From ringfort to ring road: The destruction of Ireland’s fairy forts

Some of these ancient mounds date back to 3000 BC, but many are buried under motorways

Cappeen Ringfort in  Co Cork. Photograph: National
Monuments Service

Cappeen Ringfort in Co Cork. Photograph: National Monuments Service

 

As our faith in fairies has receded in recent years, the fate of Ireland’s estimated 32,000 remaining ringforts has become increasingly perilous. Many of these circular earth mounds are over 1,000 years old, the remains of stone or wooden forts which housed an extended family in early medieval times. Others, which are often classified as fairy forts, are, in fact, remnants of underground passage tombs or ritual sites dating back to around 3,000 BC.

In 2010 the environmentalist and author Tony Lowes first wrote about farmers destroying the forts on their land in the name of modernity and progress. A man on the Dingle Peninsula levelled a large part of the 3,000-year-old Dún Mór fort while the government was in negotiations with him to purchase it, and a farmer near Mallow in Cork destroyed the half of an extensive ringfort that lay on his own land, then tore down the other half when his neighbour was at a family funeral. There was also the story of a Cork dairy farmer who demolished two ringforts on his land, and whose family had previously destroyed three others.

The title of Lowes’ article in Village magazine was The Men Who Eat Ringforts, in recognition of the fact that these farmers (and developers and engineers) are invariably male. The title has been adopted for a volume of book art, Men Who Eat Ringforts, published by the conceptual artists Sean Lynch and Michele Horrigan of Askeaton Contemporary Arts. It’s a large-format book designed by Daly+Lyon, with thought-provoking essays by Sinéad Mercier and Michael Holly exploring the determined desecration of our ancient past.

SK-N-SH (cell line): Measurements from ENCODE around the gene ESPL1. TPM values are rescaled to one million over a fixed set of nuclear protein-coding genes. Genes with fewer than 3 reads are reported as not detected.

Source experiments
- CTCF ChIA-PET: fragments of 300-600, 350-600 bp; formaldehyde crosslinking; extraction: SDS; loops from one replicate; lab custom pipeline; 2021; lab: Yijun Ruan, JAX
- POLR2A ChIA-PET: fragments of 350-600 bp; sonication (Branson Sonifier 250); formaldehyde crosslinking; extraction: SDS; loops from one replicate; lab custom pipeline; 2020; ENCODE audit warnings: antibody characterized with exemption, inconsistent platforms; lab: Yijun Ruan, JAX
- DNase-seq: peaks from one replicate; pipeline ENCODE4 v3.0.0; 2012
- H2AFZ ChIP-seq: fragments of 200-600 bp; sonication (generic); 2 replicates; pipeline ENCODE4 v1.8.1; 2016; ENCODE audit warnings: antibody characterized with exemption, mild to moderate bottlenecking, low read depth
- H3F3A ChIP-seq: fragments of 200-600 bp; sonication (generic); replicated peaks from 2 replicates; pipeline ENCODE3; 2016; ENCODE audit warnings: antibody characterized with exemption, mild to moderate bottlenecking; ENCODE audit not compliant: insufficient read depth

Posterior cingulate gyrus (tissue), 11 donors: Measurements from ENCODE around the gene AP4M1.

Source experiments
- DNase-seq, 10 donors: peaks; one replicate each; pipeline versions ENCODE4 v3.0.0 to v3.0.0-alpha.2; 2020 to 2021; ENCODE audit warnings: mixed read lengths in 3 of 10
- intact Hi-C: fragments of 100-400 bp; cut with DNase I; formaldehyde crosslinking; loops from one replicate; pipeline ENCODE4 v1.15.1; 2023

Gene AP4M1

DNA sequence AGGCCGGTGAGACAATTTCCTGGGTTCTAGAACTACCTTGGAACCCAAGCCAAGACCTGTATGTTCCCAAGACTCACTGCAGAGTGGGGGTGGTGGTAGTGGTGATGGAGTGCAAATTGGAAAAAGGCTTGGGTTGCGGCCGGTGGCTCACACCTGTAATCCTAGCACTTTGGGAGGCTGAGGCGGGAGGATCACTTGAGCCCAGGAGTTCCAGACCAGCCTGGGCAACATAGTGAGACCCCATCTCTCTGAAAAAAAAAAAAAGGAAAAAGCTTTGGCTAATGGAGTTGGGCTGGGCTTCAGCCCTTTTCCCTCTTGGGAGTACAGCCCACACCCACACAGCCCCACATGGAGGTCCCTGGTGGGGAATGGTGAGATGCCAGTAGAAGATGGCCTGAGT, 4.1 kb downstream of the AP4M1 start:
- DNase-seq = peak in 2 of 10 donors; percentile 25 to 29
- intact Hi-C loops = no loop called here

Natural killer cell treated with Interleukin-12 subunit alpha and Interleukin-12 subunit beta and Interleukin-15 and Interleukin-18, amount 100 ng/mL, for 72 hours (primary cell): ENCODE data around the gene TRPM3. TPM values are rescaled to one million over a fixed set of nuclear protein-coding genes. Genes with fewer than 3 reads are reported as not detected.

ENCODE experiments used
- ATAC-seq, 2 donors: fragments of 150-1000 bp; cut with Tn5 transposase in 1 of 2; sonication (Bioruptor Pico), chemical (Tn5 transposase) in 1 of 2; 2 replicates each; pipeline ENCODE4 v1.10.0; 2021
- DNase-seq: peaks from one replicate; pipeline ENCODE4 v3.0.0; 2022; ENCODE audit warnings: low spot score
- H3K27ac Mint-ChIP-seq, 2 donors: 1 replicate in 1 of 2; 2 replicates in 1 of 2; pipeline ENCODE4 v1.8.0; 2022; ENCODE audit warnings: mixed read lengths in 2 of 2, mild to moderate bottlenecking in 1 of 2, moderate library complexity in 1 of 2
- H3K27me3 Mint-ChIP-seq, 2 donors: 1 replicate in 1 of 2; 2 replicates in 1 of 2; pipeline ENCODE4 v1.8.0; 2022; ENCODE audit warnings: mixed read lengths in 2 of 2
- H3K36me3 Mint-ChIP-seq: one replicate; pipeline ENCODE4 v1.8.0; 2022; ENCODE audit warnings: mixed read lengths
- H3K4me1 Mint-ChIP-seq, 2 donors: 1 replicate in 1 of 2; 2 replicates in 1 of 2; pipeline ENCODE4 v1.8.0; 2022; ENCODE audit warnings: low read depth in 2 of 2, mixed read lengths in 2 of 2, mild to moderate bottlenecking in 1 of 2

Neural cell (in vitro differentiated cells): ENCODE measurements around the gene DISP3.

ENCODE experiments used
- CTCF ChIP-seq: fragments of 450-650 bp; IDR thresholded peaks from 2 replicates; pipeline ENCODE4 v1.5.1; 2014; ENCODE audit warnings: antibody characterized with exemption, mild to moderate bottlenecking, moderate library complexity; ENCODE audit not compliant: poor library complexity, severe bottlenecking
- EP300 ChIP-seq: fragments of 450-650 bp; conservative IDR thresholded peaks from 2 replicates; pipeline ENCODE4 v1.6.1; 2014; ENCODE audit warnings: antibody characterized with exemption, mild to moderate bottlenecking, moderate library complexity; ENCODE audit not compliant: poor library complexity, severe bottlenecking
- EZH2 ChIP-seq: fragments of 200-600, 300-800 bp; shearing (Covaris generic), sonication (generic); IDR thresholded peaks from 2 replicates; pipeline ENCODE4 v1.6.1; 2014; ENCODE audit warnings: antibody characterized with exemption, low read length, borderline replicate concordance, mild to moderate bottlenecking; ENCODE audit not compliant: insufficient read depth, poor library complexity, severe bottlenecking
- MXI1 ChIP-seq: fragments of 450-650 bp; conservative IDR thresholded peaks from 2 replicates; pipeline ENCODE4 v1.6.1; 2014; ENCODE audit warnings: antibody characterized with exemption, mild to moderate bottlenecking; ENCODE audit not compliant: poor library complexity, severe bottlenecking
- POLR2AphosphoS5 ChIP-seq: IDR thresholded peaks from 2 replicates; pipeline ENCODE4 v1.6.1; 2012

Curtuan ringfort cut in half by a motorway. Photograph: Ordinance Survey Ireland
Curtuan ringfort cut in half by a motorway. Photograph: Ordinance Survey Ireland

Mercier, a researcher of climate change law, points out that, in general, Irish people didn’t consider ringforts in terms of archaeological monuments, but instead saw them as “symbolic of ‘something else’ – manifestations of the mythological netherworld of ‘the good people’ – na sióga... part of an old animistic faith found in the spiritual nature of land.”

Liminal status

Their complex liminal status has made them hard to enshrine in law, possibly due to the fact that the legal system is “a product of the Enlightenment”, Mercier suggests, “a time in which rationality attempted to discredit all perspectives of nature that were not grounded in science and in market economics”.

In 2015, the destruction of a 5,000-year-old ringfort was sanctioned to make way for a multinational pharmaceutical plant development in Waterford

It means that whatever meagre legislation is designed to protect ringforts is somewhat obtuse and circuitous.

“Any individual who has been successfully legally prosecuted has received a conviction not for destroying a monument outright,” writes Mercier, “but for failing to inform authorities of an intention of completing earthworks in its vicinity.”

Since 2007, a total of nine cases have been taken by the Director of Public Prosecutions for alleged offences under the National Monuments Acts 1930-2014. Of these, four convictions were secured by the State.

Nowadays it is more common for the State to dismantle ringforts than individual farmers. The power to sanction the demolition of a national monument was first invoked to facilitate the destruction of the Viking site beneath Dublin Corporation’s new office blocks at Wood Quay in 1978, and again during the construction of the M3 motorway through the Tara-Skryne Valley in Co Meath in 2003. The legislation was amended in the National Monuments (Amendment) Act 2004 to further empower the State to demolish any newly discovered national monument on every motorway route in Ireland, without any kind of environmental impact assessment. This was used, for instance, to allow the M50 motorway to proceed through Carrickmines Castle. 

Hallowed

The idea that these were once considered, as Mercier writes, “places of magic, sacred, hallowed and revered, ultimately representing a sense of oneness and yet otherness,” ended in the eyes of the State with the 2004 Act. The complex and nuanced status that fairy forts held in the nation’s consciousness now survives in the minds of mystics and romantics.